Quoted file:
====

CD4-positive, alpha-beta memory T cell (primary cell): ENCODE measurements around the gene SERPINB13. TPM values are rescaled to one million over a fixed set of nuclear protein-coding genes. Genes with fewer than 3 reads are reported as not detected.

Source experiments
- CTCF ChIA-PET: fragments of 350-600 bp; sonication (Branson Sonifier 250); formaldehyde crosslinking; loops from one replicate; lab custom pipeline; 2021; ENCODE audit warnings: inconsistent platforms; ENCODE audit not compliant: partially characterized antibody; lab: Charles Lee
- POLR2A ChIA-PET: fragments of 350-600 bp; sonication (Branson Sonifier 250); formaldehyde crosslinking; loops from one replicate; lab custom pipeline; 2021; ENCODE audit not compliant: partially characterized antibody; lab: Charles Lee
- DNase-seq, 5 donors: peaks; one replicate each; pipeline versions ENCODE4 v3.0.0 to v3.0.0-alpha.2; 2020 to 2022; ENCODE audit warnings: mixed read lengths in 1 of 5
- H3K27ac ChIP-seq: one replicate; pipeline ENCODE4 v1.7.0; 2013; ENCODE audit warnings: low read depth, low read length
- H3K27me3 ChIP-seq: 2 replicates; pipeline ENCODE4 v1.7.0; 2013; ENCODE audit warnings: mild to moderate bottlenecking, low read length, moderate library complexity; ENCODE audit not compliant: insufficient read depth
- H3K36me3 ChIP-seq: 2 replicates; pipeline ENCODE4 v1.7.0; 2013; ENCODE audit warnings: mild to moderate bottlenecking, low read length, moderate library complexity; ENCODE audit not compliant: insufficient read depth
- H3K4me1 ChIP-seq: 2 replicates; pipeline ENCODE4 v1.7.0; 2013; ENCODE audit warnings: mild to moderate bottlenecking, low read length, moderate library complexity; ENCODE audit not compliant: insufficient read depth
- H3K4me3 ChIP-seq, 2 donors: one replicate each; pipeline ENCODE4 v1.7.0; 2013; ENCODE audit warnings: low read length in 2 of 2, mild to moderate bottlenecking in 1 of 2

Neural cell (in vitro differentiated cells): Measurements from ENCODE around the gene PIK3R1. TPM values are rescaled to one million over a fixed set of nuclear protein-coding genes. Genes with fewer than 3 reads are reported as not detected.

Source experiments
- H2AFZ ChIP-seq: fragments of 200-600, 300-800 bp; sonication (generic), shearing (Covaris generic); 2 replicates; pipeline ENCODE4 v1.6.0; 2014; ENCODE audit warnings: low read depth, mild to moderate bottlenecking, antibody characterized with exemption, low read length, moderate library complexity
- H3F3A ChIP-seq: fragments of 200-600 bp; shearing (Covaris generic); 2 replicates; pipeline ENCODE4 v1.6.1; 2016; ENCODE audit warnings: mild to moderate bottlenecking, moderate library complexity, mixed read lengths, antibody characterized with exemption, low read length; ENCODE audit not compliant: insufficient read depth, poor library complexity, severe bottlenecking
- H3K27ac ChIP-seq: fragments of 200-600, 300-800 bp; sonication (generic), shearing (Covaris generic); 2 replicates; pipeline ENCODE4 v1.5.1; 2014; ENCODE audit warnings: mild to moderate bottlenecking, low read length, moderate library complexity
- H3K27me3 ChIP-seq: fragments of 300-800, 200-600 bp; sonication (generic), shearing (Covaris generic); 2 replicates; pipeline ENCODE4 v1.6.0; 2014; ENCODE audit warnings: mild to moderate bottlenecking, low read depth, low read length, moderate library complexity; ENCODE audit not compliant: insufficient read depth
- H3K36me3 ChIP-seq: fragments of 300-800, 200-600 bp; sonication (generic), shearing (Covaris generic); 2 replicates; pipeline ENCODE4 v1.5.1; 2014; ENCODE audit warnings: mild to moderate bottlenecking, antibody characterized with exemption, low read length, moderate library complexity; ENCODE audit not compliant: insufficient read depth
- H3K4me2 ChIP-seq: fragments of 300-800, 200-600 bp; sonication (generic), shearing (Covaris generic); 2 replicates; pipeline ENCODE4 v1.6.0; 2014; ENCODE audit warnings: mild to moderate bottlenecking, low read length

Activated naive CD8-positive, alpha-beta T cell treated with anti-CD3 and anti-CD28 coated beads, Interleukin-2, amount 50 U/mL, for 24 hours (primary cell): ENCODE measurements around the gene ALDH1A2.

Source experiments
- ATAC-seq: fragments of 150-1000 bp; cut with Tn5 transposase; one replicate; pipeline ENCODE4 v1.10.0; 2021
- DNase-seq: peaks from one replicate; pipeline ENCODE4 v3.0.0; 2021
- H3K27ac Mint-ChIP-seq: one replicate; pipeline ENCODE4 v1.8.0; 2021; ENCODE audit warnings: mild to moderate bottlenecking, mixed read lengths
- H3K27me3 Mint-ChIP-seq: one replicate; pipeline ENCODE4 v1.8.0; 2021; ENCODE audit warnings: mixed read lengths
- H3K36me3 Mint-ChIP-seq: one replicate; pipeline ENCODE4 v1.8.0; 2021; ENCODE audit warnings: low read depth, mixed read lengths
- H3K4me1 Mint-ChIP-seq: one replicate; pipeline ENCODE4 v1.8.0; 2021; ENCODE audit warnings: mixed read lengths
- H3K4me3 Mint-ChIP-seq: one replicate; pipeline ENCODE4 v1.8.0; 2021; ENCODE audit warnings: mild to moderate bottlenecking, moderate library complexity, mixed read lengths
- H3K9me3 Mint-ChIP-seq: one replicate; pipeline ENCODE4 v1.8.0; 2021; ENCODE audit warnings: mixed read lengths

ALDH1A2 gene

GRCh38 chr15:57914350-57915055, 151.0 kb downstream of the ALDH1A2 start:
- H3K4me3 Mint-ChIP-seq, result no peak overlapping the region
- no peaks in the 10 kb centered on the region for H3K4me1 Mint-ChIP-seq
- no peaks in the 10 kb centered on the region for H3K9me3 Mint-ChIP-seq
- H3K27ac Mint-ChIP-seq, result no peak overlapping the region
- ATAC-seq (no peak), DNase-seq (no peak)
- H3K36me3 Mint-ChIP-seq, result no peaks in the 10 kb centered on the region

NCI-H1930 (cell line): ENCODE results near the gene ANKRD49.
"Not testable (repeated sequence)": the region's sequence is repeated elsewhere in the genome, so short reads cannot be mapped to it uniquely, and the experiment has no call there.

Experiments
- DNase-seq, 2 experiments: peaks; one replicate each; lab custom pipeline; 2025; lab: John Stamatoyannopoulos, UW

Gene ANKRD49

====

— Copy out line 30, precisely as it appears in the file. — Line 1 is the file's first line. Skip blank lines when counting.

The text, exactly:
GRCh38 chr15:57914350-57915055, 151.0 kb downstream of the ALDH1A2 start: